Maserati 3500GT and Spyder (1957 – 1964) Review

Maserati 3500GT and Spyder (1957 – 1964) At A Glance


+Fabulous Touring styling, race-bred chassis, howling straight-six engine with genuine Grand Prix character

-Delicate and highly strung, best used on very special occasions

When the Maserati 3500GT hit the market in 1957, Ferrari found itself fighting with a fearsome foe that was based locally, for honours in the supercar market. The car signalled Maserati’s move into Ferrari’s patch, producing some of the world’s most desirable sports cars.

The 3500GT was a successor to the A6G/2000, but it represented the transformation of Maserati from racing car manufacturer to fully-fledged road car builder. The new, immensely stylish car ushered in higher levels of production, although only 2223 examples of the 3500GT coupé and convertible Spider version were built in seven years – in specialist car manufacturing terms, this was a serious number of cars in a short space of time.

Although much of the 3500GT was completely new, elements were carried over from Maserati’s previous models. The tubular steel chassis was based on the A6G, with coil spring independent front suspension and a live rear axle on semi-elliptic springs. The straight-six engine, substantially more powerful than the A6G’s, was distantly related to the one that powered the 250F Grand Prix cars as well as the 300S and 350S sports racers. The twin overhead camshaft was reworked by Chief engineer Guilio Alfieri to make it road car tractable, using three Weber carburettors and two spark plugs per cylinder. To the untrained eye, it looked like a straight 12-cylinder engine, due to 12 plugs fitted where usually there would be just six. The results were impressive, and it produced 220bhp.

The bodies were pretty special with the majority of the attractive coupé shells being produced by Touring using aluminium panels and Superleggera principles, but Bertone, Allemano and Frua also produced their own striking styles, while Moretti and Boneschi built one-offs. The company continuously developed the 3500GT during its life and 1959 saw front disc brakes introduced – but the most noteworthy issue was the appearance of the Spider convertible. Responsible for the beautiful body design was Giovanni Michelotti, who worked for Vignale. Much of the engineering was the same as the fixed head models, but the Vignale-built bodies were substantially different to the Touring coupés, and were made out of steel.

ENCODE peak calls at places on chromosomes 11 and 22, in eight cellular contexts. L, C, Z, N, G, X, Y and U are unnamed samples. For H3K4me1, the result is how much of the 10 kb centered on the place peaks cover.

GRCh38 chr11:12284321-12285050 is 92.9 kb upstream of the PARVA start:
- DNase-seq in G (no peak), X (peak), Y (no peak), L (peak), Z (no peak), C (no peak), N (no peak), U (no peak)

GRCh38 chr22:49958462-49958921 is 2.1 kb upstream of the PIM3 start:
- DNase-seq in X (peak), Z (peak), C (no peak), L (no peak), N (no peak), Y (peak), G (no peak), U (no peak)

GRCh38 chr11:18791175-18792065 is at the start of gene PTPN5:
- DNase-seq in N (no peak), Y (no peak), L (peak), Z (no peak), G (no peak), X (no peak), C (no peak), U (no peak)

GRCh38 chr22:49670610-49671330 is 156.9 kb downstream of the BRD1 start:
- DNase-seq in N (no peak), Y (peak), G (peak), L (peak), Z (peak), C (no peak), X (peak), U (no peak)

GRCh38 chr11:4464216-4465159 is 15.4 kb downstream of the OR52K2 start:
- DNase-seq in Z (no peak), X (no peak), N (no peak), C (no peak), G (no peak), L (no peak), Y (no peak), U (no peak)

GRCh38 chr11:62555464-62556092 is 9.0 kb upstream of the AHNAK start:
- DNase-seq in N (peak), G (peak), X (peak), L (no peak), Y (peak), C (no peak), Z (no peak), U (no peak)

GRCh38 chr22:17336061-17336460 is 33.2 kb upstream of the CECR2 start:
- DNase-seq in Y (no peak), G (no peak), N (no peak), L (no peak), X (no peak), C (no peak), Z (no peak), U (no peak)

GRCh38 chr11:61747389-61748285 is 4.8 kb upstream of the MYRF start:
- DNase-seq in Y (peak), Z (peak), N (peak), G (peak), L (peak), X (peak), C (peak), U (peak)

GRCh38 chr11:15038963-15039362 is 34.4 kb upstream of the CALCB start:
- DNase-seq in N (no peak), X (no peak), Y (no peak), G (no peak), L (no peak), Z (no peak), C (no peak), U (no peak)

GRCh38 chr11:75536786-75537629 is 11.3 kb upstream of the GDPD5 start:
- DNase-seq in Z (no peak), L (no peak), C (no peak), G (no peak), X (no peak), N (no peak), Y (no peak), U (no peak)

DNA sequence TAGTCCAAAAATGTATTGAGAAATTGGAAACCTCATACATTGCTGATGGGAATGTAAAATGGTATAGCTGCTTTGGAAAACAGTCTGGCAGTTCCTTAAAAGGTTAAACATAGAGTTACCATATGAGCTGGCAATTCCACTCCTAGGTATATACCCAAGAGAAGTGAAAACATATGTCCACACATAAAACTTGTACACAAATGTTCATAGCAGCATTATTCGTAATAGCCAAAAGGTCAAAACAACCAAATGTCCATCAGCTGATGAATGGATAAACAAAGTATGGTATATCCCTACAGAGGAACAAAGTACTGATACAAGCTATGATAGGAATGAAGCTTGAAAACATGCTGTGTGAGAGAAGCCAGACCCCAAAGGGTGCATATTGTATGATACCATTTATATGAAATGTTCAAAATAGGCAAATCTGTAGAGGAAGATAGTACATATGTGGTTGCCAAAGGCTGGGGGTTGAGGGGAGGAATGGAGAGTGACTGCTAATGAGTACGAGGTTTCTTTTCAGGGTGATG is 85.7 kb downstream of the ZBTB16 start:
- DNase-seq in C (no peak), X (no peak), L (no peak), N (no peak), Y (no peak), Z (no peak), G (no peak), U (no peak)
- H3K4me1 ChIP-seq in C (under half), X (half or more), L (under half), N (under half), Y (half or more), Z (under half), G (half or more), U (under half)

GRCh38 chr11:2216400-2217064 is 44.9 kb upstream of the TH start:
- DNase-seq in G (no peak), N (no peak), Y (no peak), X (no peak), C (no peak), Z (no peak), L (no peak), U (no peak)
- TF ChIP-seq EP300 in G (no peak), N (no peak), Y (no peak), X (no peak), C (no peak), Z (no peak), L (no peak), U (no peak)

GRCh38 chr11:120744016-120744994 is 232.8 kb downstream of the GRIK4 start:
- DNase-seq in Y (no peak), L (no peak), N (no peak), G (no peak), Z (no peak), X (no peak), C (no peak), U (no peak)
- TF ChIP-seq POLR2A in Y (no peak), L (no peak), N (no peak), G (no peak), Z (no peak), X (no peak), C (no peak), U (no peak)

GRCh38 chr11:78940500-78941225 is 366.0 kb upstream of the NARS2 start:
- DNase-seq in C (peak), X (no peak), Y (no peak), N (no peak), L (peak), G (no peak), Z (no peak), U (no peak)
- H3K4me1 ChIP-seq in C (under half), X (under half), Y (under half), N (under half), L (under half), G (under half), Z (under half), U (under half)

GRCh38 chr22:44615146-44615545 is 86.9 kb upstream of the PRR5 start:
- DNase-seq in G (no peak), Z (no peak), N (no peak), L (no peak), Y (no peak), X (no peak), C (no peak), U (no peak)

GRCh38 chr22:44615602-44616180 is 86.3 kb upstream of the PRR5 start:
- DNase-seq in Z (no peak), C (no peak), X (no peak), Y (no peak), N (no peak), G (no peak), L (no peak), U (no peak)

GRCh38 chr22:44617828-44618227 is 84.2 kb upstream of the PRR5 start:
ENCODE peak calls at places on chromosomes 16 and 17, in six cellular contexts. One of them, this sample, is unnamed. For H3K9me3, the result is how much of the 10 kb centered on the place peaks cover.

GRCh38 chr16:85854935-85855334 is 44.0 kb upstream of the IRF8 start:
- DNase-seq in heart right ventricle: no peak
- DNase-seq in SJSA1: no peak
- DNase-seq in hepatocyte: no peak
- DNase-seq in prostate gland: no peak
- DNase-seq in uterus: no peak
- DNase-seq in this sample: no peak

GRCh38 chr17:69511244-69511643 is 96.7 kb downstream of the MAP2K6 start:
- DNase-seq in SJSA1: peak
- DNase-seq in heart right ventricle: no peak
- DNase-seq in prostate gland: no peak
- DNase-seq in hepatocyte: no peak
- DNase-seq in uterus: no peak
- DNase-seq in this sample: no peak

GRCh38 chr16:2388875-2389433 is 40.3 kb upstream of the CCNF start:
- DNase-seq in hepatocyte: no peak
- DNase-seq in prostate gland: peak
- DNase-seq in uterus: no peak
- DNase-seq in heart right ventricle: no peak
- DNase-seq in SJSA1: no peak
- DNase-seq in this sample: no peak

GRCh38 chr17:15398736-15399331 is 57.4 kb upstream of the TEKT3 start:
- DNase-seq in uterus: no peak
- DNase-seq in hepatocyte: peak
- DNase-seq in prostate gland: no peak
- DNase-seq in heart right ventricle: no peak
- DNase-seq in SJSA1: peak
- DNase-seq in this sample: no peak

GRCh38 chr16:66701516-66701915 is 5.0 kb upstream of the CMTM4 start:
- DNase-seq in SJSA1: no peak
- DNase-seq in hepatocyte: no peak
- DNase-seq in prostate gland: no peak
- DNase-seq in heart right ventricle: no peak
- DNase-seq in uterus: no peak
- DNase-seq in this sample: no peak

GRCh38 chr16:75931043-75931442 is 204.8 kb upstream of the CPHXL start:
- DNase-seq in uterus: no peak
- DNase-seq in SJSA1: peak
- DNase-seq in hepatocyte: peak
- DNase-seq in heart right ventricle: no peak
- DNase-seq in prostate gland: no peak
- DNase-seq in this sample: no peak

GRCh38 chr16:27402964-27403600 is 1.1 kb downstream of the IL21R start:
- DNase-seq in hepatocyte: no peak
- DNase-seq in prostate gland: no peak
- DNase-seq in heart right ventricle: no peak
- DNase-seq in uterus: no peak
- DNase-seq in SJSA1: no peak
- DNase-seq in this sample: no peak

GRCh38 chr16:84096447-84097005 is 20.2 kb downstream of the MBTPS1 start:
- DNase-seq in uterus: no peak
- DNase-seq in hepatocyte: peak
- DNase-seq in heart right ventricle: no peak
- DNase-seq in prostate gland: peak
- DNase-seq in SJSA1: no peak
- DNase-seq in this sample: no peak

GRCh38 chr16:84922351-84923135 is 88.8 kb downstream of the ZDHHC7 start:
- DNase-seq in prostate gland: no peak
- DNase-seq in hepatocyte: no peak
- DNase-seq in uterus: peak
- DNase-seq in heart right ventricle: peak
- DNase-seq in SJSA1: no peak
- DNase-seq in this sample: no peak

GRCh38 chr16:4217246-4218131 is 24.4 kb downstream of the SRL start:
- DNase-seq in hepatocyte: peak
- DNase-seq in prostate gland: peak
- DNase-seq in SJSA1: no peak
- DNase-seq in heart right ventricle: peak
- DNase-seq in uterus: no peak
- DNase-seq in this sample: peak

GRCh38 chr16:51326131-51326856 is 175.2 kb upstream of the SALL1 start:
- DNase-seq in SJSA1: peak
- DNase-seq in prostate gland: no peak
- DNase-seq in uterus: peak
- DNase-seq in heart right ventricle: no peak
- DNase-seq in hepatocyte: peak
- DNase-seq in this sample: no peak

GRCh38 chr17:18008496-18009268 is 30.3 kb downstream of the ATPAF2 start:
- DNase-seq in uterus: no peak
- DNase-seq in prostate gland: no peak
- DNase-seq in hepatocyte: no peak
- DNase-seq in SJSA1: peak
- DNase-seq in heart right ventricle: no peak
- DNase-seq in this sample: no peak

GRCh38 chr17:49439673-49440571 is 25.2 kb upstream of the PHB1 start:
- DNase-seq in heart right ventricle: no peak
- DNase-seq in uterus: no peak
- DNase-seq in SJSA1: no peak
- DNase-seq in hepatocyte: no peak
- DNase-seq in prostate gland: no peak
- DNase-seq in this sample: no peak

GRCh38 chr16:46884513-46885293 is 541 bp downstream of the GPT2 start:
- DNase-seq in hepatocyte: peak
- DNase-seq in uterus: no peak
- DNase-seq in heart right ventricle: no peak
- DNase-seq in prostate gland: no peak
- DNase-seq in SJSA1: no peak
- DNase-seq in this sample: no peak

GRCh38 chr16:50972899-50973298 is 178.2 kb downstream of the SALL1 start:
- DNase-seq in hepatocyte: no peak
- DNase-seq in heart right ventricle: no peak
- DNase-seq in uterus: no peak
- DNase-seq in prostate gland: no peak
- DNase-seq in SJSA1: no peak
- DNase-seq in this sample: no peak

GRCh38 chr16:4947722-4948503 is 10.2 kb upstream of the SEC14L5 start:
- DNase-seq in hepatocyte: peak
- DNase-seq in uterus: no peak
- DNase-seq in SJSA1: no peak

1961 saw the next major changes to the 3500GT formula. In response to the Jaguar E-type – which worried the Italian supercar manufacturers – Maserati fitted Lucas fuel injection to create the 3500GTI, thus creating the first Italian production car to feature an injection system. Ironically enough, it was the same system as used by many Jaguar racing cars. It proved troublesome, but when working properly, power was lifted by 15bhp and top speed also went up significantly. Other changes around this time included the introduction of a five-speed manual transmission, disc brakes all round, a re-routed exhaust system, deletion of the front fog lights and revised indicators and rear lights. The end of production in 1964 had introduced even automatic transmission introduced, reinforcing the GT status of the car.

The 3500GT enhanced the company’s reputation and gave it the confidence and financial ability to start building some real supercars to fight Ferrari with.

What does a Maserati 3500GT and Spyder (1957 – 1964) cost?